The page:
Weather & Climate
The 2011 Rainfall Atlas of Hawai‘i was developed by the University of Hawai‘i at Manoa (UHM), Department of Geography, as part of an agreement between the Commission on Water Resource Management and the U.S. Army Corps of Engineers, Honolulu District. This project is a major update of the original Rainfall Atlas first published in 1986. The Rainfall Atlas of Hawai‘i is comprised of maps of the spatial patterns of rainfall for the major Hawaiian Islands and represents the best estimates of the mean rainfall for the 30-year base period 1978-2007. The UHM Geography Department has developed an easy-to-use and informative website hosting the Rainfall Atlas report, an interactive map, GIS layers, tabular data, and more.
The video below is a presentation by Dr. Thomas Giambelluca, Professor of Geography at the University of Hawaii Manoa, discussing the methodology and findings of the investigation that went into developing the 2011 Rainfall Atlas of Hawaii.
The original 1986 Rainfall Atlas of Hawaii was also developed by Dr. Thomas Giambelluca, et al. with support from the Department of Land and Natural Resources, Division of Water and Land Development. The 1986 Atlas has served as the rainfall standard for the past 25 years.
In order to better estimate ground and surface water availability, a comprehensive assessment of evapotranspiration (ET) in Hawaii is needed. To fulfill this need, the Commission is partnering with the U.S. Army Corps of Engineers and the University of Hawaii to conduct the first comprehensive analysis of ET for Hawaii. Evapotranspiration is the combined loss of water from the land surface through the process of evaporation and plant transpiration. In this project, remote sensing data from satellites will be used to estimate net radiation, air temperature, relative humidity and wind speed. These elements will be combined to produce unprecedented digital maps of estimated mean monthly and annual evapotranspiration. The project is expected to be completed in mid-2013 producing a suite of maps of potential and actual ET estimates for each major island in the State.
The video below is a presentation by Dr. Thomas Giambelluca, Professor of Geography at the University of Hawaii Manoa, discussing the status of a current project to establish evapotranspiration rates in the State of Hawaii. Dr. Giambelluca is the principal investigator on this joint effort between the Commission and the U.S. Army Corps of Engineers.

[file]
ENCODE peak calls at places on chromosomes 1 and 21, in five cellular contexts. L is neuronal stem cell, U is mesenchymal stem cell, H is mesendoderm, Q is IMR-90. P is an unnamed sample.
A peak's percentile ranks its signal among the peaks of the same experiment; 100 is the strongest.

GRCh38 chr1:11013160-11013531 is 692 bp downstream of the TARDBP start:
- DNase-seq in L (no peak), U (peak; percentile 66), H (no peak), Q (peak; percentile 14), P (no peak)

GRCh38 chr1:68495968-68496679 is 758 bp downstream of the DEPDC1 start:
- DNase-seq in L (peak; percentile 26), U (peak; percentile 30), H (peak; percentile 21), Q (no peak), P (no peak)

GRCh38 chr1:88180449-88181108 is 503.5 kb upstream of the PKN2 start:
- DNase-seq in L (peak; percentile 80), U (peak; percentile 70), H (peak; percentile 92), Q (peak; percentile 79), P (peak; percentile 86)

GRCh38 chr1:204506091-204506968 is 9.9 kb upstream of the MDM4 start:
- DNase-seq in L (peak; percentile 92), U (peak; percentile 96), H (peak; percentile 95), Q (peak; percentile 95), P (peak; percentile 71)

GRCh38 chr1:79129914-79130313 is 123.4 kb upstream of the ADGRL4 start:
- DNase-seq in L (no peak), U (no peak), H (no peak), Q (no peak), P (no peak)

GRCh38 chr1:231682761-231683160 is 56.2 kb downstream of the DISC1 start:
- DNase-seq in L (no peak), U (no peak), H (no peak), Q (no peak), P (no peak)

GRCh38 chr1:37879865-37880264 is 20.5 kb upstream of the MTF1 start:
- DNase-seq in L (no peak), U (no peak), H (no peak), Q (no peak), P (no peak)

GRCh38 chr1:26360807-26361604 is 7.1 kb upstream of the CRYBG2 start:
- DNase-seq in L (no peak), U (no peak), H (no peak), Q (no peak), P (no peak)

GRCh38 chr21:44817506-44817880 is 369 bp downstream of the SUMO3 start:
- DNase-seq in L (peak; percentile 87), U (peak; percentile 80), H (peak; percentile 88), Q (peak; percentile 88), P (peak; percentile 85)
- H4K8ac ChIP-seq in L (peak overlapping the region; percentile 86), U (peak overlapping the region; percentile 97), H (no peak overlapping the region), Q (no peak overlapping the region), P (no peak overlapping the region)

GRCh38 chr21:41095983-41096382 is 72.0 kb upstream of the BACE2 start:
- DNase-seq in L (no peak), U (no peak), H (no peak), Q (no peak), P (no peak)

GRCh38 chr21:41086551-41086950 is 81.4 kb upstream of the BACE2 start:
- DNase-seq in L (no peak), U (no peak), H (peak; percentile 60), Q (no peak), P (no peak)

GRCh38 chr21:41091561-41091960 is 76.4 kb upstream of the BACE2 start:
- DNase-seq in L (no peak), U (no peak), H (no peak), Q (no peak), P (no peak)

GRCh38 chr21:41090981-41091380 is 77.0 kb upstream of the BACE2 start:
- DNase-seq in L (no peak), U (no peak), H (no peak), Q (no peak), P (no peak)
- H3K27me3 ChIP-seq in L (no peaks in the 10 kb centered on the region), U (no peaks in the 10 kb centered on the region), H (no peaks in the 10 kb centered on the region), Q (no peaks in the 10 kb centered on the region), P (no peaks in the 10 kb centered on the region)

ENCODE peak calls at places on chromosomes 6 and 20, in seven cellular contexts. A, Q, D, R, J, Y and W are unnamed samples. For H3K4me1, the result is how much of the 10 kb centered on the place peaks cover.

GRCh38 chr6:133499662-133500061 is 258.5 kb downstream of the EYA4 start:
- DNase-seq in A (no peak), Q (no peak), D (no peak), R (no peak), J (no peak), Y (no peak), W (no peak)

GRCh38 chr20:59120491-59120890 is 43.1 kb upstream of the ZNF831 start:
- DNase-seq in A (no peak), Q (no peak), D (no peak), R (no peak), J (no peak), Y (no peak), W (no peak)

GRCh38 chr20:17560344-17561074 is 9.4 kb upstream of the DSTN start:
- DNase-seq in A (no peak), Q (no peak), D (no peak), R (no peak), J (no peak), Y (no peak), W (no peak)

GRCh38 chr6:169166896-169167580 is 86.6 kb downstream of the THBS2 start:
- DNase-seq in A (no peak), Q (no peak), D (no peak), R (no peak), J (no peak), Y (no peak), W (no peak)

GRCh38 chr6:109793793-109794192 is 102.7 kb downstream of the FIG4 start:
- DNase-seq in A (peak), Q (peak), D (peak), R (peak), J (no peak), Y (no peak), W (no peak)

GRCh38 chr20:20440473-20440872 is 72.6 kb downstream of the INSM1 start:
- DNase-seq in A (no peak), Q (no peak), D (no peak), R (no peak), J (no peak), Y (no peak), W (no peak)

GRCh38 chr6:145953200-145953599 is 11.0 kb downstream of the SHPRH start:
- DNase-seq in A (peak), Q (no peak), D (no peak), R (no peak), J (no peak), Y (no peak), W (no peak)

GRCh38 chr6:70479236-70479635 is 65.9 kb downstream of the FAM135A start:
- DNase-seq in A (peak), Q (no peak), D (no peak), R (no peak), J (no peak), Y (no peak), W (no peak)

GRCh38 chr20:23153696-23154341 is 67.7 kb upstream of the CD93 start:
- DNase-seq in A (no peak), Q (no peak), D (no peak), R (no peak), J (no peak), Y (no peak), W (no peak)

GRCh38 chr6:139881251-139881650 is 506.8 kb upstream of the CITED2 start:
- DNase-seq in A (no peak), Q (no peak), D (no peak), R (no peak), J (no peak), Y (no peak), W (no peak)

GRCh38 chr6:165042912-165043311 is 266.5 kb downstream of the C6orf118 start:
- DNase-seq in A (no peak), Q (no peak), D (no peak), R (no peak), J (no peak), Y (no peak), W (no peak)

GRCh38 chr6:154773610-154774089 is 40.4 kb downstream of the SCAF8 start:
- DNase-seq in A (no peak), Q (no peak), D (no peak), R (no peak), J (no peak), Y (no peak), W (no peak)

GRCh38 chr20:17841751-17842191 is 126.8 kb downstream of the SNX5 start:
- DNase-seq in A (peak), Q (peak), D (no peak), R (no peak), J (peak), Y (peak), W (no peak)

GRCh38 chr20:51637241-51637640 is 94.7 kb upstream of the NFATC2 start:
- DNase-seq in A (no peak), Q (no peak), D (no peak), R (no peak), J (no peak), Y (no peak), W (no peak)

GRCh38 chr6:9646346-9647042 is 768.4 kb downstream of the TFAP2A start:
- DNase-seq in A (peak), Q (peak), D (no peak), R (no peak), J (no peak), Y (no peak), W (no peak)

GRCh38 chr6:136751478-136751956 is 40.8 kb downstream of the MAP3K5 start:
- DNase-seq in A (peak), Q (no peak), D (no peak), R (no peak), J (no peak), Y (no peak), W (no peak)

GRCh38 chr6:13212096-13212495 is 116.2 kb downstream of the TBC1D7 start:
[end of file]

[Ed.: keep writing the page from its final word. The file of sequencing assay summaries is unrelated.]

Other Evapotranspiration Resources
USGS Scientific Investigations Report 2008-5163, The Significance of Accounting Order for Evapotranspiration and Recharge in Monthly and Daily Threshold-Type Water Budgets, Delwyn S. Oki.
Climate is defined as the long-term average of weather conditions such as temperature, precipitation, and cloudiness. Long-term trends in these weather elements are used as an indication of climate change. While causes of climate change have been linked to human activities, mainly the increase in carbon dioxide due to the burning of fossil fuels, some climate change can also be attributed to natural causes. Global climate change can affect precipitation patterns, ocean temperatures, and sea levels, and in turn impact human health, agriculture, forests, water resources, coastal areas, freshwater ecosystems, coral reefs, species diversity, and natural areas. Consequently, potential impacts to Hawaii's surface and ground water resources due to global climate change need to be considered when planning for water resource protection in Hawaii.
The video below is a presentation by Richard Wallsgrove, who works with the Center for Island Climate Adaptation & Policy. He is the co-author of the report entitled "Water Resources and Climate Change in Hawaii: Adaptive Tools in the Current Law and Policy Framework" (link to report below).
Many gonvernment agencies and educational institutions, often in collaboration, collect, analyze, and disseminate weather and climate information. Listed below are a few internet resources that will aid in learning more about Hawaii's climate and weather.